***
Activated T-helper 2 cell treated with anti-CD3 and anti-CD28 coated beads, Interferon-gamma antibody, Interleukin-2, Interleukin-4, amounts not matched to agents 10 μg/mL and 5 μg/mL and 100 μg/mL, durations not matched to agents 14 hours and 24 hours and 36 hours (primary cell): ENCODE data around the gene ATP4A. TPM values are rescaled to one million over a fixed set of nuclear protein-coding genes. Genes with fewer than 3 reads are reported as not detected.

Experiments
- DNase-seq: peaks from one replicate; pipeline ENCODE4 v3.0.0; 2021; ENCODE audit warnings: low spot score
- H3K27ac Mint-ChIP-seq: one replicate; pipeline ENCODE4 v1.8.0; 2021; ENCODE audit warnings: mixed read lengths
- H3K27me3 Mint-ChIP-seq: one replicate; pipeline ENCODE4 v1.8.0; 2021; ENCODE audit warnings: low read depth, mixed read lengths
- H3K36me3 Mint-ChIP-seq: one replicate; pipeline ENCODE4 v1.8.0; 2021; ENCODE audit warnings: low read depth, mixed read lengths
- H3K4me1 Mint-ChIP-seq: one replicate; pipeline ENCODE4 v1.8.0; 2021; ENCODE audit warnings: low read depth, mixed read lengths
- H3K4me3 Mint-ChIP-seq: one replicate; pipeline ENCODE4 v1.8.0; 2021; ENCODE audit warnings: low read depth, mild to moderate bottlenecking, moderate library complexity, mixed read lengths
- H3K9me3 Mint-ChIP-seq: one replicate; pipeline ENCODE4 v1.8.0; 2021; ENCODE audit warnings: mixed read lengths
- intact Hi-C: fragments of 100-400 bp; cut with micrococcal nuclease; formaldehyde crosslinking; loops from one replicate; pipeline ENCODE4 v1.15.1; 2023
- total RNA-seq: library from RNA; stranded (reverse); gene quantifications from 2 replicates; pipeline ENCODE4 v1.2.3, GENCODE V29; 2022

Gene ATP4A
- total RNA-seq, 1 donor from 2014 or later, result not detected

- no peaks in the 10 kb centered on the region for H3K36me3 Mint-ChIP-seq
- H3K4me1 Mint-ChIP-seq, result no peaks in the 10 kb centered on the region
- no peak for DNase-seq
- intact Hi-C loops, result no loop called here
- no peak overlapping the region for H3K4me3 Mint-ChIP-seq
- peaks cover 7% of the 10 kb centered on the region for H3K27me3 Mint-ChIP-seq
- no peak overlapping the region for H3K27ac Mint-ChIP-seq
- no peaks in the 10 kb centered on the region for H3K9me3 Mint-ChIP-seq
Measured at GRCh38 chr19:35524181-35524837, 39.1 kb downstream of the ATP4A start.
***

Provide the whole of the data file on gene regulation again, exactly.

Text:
Activated T-helper 2 cell treated with anti-CD3 and anti-CD28 coated beads, Interferon-gamma antibody, Interleukin-2, Interleukin-4, amounts not matched to agents 10 μg/mL and 5 μg/mL and 100 μg/mL, durations not matched to agents 14 hours and 24 hours and 36 hours (primary cell): ENCODE data around the gene ATP4A. TPM values are rescaled to one million over a fixed set of nuclear protein-coding genes. Genes with fewer than 3 reads are reported as not detected.

Experiments
- DNase-seq: peaks from one replicate; pipeline ENCODE4 v3.0.0; 2021; ENCODE audit warnings: low spot score
- H3K27ac Mint-ChIP-seq: one replicate; pipeline ENCODE4 v1.8.0; 2021; ENCODE audit warnings: mixed read lengths
- H3K27me3 Mint-ChIP-seq: one replicate; pipeline ENCODE4 v1.8.0; 2021; ENCODE audit warnings: low read depth, mixed read lengths
- H3K36me3 Mint-ChIP-seq: one replicate; pipeline ENCODE4 v1.8.0; 2021; ENCODE audit warnings: low read depth, mixed read lengths
- H3K4me1 Mint-ChIP-seq: one replicate; pipeline ENCODE4 v1.8.0; 2021; ENCODE audit warnings: low read depth, mixed read lengths
- H3K4me3 Mint-ChIP-seq: one replicate; pipeline ENCODE4 v1.8.0; 2021; ENCODE audit warnings: low read depth, mild to moderate bottlenecking, moderate library complexity, mixed read lengths
- H3K9me3 Mint-ChIP-seq: one replicate; pipeline ENCODE4 v1.8.0; 2021; ENCODE audit warnings: mixed read lengths
- intact Hi-C: fragments of 100-400 bp; cut with micrococcal nuclease; formaldehyde crosslinking; loops from one replicate; pipeline ENCODE4 v1.15.1; 2023
- total RNA-seq: library from RNA; stranded (reverse); gene quantifications from 2 replicates; pipeline ENCODE4 v1.2.3, GENCODE V29; 2022

Gene ATP4A
- total RNA-seq, 1 donor from 2014 or later, result not detected

- no peaks in the 10 kb centered on the region for H3K36me3 Mint-ChIP-seq
- H3K4me1 Mint-ChIP-seq, result no peaks in the 10 kb centered on the region
- no peak for DNase-seq
- intact Hi-C loops, result no loop called here
- no peak overlapping the region for H3K4me3 Mint-ChIP-seq
- peaks cover 7% of the 10 kb centered on the region for H3K27me3 Mint-ChIP-seq
- no peak overlapping the region for H3K27ac Mint-ChIP-seq
- no peaks in the 10 kb centered on the region for H3K9me3 Mint-ChIP-seq
Measured at GRCh38 chr19:35524181-35524837, 39.1 kb downstream of the ATP4A start.